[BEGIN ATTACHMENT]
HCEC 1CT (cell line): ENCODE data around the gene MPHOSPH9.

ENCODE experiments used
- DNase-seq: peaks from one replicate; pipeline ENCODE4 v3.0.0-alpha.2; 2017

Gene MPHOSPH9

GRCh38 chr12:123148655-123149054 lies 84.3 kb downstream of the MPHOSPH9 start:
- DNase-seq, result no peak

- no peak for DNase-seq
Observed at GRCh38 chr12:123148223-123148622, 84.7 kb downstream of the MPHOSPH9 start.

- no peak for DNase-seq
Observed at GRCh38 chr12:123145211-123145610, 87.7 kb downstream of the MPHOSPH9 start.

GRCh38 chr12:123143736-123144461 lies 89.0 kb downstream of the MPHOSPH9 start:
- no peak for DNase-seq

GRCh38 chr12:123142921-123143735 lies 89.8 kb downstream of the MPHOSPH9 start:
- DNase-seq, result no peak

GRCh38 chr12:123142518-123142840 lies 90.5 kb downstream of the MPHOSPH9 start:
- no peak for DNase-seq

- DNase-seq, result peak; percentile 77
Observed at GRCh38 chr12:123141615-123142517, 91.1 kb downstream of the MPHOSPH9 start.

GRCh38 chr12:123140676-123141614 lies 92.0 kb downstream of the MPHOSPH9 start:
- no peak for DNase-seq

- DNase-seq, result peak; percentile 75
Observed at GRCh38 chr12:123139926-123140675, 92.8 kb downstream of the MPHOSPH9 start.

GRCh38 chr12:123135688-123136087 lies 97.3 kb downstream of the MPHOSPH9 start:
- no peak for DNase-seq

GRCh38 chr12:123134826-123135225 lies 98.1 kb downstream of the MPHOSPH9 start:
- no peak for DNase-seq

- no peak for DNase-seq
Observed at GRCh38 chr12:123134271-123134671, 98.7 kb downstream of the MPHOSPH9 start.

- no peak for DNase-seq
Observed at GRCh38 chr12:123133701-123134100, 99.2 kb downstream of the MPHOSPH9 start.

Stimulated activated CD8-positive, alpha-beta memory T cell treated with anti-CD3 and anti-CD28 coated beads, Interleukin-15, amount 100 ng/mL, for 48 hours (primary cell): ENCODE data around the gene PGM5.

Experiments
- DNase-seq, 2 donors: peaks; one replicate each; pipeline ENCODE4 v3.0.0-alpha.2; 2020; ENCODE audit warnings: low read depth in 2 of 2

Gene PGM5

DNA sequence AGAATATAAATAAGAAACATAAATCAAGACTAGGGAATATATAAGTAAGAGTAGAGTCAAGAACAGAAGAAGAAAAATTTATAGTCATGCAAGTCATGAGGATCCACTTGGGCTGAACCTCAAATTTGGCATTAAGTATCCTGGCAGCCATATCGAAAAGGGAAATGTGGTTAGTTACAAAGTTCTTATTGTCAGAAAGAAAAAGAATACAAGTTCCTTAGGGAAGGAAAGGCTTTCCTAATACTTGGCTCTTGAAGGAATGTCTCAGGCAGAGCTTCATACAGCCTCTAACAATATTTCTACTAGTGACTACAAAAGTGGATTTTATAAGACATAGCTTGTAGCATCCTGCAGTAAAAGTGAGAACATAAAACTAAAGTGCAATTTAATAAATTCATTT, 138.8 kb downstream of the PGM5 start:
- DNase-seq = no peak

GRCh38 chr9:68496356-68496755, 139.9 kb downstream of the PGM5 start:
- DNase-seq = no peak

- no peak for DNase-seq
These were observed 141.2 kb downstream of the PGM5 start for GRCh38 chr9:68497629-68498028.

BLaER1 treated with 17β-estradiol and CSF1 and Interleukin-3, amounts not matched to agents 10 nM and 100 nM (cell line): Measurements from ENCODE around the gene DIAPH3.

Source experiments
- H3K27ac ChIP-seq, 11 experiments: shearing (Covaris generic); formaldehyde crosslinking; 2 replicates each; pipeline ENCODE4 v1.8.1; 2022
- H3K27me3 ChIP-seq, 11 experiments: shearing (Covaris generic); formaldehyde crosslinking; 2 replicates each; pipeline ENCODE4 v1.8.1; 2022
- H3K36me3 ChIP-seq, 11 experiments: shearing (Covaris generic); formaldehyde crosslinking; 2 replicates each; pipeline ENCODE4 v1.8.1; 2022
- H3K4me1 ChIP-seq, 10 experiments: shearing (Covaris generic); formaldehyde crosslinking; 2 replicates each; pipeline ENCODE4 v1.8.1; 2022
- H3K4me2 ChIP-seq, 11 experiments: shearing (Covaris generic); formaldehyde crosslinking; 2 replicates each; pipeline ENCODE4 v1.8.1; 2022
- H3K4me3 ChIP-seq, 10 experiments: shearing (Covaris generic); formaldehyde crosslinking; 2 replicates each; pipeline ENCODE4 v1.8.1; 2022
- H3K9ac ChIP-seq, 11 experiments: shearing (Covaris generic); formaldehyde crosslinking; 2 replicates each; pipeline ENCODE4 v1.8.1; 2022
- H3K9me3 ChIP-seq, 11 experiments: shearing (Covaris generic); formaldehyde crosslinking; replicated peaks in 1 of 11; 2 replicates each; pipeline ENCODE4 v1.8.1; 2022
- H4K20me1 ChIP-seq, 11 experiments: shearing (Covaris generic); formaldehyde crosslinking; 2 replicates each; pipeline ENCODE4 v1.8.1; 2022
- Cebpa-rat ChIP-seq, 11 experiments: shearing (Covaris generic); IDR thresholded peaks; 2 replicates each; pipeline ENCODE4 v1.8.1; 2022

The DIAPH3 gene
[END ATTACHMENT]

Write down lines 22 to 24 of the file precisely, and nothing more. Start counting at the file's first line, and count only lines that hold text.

Observed at GRCh38 chr12:123139926-123140675, 92.8 kb downstream of the MPHOSPH9 start.

GRCh38 chr12:123135688-123136087 lies 97.3 kb downstream of the MPHOSPH9 start:
- no peak for DNase-seq